October 4, 2012
SpiderOak Speaks At CloudCon
In the middle of downtown San Francisco yesterday, four experts in the area of cloud storage and backup platforms, including our CEO, Ethan Oberman, gathered at the CloudCon Expo & Conference. The panel discussed open source storage solutions, data replication to the cloud and re-inventing cloud storage to provide accessibility, reliability and performance.
Ethan was asked to be on the panel by moderator and friend Gleb Budman, Co-founder and CEO of Backblaze. Other panelists included Larry Lang, President and CEO of Quorum, and Ranajit Nevatia, VP of Marketing at Panzura.
The array of solutions represented illustrates the wide variety of approaches to the cloud. Panzura brings local network-attached storage (NAS) capabilities to a distributed network of sites in globally integrated enterprises. On the other spectrum, Quorum uses a hybrid model toward disaster recovery offering both a local and remote (read ‘cloud’) product.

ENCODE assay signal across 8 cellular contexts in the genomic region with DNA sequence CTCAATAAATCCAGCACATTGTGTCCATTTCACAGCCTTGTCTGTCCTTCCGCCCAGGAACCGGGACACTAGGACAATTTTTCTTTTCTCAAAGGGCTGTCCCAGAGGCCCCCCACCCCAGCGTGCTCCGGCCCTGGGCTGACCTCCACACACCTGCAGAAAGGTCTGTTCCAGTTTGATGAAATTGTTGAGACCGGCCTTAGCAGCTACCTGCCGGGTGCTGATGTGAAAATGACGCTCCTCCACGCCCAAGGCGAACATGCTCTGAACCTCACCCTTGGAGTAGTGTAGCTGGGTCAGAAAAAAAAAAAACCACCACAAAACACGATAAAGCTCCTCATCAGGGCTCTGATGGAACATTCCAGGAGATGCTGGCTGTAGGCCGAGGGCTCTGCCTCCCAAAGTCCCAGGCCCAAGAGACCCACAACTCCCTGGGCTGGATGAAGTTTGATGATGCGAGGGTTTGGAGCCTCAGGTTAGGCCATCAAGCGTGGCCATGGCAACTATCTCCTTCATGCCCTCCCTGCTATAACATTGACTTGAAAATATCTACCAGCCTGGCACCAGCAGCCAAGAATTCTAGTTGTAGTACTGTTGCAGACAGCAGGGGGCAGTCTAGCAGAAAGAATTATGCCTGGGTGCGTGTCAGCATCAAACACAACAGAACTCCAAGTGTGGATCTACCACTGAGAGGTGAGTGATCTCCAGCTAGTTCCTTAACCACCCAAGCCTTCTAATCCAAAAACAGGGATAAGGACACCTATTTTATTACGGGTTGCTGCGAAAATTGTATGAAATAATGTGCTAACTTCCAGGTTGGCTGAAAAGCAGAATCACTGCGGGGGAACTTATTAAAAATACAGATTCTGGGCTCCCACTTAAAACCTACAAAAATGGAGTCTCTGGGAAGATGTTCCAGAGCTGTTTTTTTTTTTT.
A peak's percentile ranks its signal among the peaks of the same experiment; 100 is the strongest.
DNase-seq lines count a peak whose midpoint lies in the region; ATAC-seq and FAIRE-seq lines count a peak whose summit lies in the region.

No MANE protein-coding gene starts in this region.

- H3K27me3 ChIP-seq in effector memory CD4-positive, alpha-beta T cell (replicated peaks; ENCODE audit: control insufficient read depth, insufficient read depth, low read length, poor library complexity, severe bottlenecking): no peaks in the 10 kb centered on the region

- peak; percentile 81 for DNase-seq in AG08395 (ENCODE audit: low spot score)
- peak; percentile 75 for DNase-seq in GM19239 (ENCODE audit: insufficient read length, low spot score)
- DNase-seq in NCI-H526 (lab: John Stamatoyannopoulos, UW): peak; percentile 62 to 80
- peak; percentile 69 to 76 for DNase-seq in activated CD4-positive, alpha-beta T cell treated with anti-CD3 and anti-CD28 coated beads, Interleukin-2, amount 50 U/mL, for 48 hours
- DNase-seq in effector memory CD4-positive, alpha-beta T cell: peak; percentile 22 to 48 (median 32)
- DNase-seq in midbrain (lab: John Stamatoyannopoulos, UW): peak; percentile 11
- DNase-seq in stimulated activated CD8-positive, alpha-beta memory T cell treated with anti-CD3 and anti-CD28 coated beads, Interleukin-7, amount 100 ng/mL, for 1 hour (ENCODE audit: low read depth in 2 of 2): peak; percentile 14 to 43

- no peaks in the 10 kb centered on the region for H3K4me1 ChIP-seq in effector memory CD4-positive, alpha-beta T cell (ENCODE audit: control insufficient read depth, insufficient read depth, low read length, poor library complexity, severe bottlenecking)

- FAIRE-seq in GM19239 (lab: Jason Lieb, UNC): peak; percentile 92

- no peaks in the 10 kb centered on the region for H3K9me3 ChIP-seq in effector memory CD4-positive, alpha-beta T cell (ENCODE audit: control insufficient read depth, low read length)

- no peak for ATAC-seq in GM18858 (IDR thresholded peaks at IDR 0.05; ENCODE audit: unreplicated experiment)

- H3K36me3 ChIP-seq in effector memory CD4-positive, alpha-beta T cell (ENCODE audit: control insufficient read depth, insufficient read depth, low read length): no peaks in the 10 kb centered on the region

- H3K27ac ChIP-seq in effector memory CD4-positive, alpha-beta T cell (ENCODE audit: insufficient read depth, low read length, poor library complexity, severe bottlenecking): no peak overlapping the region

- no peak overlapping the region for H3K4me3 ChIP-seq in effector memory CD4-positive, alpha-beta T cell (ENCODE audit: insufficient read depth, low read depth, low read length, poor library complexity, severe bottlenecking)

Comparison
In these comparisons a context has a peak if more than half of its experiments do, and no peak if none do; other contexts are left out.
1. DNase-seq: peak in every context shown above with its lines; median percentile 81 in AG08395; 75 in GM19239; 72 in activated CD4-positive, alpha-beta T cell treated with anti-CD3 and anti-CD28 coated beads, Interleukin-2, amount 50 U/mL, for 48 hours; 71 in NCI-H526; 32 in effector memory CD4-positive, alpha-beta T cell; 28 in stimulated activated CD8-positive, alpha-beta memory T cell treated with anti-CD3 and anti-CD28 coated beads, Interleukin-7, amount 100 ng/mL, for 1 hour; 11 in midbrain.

The hour was lively with discussions around 3rd party cloud providers from Amazon to HP, the role of consumer products like iCloud and Gdrive, differing beliefs around the concept of ‘private cloud,’ as well as anecdotes about Dropbox and the privacy concerns raised in enterprise usage.
In addition to these important topics, one word managed to stay hidden for most of the conversation before being brought up by Ethan – that being ‘privacy’. Most cloud companies prefer – and rightly – to use the word security as they are in fact only talking about securing the data they are storing on behalf of their customers / users. SpiderOak’s ‘Zero-Knowledge’ privacy approach was created so that companies and individuals could benefit from various cloud technologies without having to sacrifice the privacy of their data. How is this the case? For a more detailed analysis you can visit our website but in short we never store user’s passwords and therefore can never look at the data.
It will be interesting to see how this dialog continues to play out in conference halls and board rooms across the globe but we would bet it is an issue that is only going to grow in importance as the cloud continues its ascent.